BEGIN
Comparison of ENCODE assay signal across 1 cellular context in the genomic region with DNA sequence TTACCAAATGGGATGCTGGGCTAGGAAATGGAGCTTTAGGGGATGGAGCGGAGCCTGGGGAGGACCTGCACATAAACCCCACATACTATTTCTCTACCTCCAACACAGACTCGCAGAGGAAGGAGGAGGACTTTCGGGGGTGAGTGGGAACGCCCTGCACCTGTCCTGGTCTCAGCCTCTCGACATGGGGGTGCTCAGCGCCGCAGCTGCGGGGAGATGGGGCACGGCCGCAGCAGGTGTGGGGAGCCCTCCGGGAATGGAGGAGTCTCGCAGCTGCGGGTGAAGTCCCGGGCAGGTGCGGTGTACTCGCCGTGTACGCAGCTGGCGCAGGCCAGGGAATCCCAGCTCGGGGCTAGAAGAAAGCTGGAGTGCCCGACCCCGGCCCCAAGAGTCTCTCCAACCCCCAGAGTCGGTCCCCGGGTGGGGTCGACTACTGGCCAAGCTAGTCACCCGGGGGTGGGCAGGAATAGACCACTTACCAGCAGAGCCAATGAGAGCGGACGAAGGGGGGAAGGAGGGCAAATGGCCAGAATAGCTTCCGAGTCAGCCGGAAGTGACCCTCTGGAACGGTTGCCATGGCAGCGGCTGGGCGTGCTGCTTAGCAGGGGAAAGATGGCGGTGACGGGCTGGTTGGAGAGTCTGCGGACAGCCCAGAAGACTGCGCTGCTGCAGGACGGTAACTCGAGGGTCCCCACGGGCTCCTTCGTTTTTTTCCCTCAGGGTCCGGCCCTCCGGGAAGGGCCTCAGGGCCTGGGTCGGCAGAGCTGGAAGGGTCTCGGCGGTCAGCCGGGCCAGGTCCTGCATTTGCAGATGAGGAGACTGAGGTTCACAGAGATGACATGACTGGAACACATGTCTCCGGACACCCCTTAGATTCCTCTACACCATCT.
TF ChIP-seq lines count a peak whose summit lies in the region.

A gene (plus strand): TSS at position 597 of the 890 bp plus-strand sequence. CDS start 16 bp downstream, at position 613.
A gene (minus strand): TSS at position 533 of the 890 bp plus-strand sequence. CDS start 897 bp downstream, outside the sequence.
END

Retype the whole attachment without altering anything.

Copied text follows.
Comparison of ENCODE assay signal across 1 cellular context in the genomic region with DNA sequence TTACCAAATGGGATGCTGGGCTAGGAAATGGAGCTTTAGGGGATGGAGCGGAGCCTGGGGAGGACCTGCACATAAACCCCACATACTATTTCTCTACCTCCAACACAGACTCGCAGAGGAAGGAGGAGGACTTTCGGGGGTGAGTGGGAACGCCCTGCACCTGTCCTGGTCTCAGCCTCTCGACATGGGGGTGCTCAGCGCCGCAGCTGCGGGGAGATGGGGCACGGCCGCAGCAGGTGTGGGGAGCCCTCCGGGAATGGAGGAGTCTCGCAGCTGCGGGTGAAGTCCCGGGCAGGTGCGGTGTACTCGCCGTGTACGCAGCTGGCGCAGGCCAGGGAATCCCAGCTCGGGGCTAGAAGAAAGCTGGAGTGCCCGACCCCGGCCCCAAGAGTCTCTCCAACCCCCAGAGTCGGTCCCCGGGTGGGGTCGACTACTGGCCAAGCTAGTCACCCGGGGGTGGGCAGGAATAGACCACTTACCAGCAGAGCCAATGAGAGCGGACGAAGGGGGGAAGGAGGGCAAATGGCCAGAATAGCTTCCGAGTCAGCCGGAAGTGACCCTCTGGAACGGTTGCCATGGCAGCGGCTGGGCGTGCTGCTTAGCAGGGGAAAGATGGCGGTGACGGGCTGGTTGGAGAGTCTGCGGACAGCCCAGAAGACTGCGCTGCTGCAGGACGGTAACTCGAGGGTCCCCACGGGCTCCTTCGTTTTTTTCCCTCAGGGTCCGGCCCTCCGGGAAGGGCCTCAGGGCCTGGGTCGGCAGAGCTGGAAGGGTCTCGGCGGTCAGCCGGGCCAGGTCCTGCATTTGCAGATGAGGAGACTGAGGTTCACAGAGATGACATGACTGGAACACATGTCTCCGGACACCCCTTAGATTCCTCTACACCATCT.
TF ChIP-seq lines count a peak whose summit lies in the region.

A gene (plus strand): TSS at position 597 of the 890 bp plus-strand sequence. CDS start 16 bp downstream, at position 613.
A gene (minus strand): TSS at position 533 of the 890 bp plus-strand sequence. CDS start 897 bp downstream, outside the sequence.